Part of their idea is just making U.S. banknotes easier to handle. To that end, each bill has its own color for simple identification. They also come in different lengths -- the dollar’s the shortest and the hundred’s the longest (see up top) -- so that when you stack your bills, you can instantly eyeball how much you’ve got. Varying the size is especially useful to help blind people distinguish between notes.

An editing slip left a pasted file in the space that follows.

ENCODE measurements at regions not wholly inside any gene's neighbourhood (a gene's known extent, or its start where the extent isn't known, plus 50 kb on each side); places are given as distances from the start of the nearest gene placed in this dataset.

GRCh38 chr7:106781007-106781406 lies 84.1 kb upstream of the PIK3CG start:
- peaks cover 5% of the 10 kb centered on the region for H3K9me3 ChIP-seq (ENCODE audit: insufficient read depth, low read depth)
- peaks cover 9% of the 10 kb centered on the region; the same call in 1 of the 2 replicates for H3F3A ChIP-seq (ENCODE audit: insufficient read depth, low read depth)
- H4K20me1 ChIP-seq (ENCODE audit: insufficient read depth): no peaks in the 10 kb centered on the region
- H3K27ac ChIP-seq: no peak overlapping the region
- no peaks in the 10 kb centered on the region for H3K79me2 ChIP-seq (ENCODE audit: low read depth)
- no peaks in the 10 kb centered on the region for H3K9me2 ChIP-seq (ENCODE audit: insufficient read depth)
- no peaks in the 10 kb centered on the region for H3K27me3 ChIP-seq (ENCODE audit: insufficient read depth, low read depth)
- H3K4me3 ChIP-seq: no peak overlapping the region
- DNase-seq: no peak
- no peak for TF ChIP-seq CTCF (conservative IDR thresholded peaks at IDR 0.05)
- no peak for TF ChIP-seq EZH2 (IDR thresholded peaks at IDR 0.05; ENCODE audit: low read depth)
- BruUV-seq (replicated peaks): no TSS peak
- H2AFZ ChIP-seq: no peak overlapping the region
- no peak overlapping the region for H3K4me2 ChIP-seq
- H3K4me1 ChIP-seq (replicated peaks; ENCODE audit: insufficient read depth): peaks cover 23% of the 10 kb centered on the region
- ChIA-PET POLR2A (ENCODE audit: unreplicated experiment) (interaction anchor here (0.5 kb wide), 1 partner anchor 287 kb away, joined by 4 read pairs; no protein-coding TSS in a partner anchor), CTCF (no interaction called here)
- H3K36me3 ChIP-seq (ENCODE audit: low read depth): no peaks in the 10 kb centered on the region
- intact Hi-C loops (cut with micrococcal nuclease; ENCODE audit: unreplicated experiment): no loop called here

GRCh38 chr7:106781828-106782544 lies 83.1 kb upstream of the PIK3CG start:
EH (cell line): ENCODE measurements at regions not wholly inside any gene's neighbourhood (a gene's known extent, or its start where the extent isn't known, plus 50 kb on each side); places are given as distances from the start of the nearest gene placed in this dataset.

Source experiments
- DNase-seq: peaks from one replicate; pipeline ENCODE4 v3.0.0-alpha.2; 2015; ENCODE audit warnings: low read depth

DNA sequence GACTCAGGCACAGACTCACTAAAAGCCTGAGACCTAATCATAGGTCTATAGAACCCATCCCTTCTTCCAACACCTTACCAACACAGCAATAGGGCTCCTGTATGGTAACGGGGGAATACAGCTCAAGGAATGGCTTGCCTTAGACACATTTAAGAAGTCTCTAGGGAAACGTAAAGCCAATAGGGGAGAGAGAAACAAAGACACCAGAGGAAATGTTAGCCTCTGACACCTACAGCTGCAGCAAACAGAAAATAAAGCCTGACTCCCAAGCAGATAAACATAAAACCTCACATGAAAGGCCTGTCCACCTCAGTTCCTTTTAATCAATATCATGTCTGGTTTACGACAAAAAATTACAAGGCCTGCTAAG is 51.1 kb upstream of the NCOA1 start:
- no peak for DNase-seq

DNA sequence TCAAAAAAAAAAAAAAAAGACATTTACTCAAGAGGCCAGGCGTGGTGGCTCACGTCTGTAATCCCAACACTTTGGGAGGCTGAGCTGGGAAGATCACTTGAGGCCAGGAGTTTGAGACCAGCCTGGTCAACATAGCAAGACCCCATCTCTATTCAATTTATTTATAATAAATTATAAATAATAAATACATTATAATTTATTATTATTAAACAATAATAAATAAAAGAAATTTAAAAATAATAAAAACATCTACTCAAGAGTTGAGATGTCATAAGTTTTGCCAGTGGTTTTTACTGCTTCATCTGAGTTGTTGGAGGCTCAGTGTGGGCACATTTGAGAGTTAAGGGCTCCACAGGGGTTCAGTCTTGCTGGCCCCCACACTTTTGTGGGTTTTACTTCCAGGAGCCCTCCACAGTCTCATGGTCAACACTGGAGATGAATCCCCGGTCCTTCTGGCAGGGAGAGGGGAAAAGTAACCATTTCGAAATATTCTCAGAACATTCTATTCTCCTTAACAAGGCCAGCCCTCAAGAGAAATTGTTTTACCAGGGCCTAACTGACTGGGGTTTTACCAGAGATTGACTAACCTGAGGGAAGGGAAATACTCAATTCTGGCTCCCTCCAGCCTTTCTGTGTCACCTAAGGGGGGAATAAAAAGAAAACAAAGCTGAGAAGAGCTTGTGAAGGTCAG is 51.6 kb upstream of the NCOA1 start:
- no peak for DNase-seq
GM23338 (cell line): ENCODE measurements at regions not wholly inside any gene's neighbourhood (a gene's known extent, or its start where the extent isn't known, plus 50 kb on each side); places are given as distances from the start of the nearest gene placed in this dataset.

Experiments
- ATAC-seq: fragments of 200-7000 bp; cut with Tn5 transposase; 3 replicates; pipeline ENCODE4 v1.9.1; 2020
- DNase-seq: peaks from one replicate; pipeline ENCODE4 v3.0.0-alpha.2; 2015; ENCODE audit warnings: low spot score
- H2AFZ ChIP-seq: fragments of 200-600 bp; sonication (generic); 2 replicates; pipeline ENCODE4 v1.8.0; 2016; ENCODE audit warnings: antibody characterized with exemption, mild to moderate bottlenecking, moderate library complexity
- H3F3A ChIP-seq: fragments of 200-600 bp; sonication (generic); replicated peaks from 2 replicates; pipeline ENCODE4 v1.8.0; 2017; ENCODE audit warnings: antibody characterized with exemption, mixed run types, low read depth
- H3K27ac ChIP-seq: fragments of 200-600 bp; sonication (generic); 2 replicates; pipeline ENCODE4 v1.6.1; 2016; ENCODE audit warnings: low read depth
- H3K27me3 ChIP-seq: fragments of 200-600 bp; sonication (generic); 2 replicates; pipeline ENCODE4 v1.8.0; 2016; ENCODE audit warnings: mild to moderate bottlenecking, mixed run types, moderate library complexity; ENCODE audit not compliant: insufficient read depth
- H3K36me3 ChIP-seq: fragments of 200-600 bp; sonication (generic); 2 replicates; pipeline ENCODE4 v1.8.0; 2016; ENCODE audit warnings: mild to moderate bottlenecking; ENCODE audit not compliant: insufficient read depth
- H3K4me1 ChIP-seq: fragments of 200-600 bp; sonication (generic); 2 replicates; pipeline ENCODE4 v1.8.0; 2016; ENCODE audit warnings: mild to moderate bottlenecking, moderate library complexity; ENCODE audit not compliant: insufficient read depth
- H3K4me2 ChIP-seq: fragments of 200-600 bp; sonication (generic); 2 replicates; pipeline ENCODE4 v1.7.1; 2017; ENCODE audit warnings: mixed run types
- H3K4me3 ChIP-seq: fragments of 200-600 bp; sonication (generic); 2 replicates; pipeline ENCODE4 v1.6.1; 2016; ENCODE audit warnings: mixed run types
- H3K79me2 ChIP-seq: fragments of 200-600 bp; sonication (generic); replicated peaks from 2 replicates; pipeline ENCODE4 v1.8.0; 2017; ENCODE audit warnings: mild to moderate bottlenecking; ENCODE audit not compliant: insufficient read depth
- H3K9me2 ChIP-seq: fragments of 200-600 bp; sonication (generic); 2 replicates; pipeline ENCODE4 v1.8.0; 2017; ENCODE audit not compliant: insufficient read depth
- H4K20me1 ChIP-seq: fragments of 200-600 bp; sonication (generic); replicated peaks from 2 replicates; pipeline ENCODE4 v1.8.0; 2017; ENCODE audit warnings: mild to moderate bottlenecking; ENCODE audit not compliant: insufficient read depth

Perhaps most dramatically, the bills are arranged lengthwise. Dowling Duncan say they conducted extensive research on how people deal money and discovered that transactions are almost always carried out vertically. It's true: How often do you hand someone a bill clutching the center widthwise? How many money machines accept cash horizontally? The new orientation would obviously take some getting used to, but in Dowling Duncan’s view, it’s ultimately more instinctual.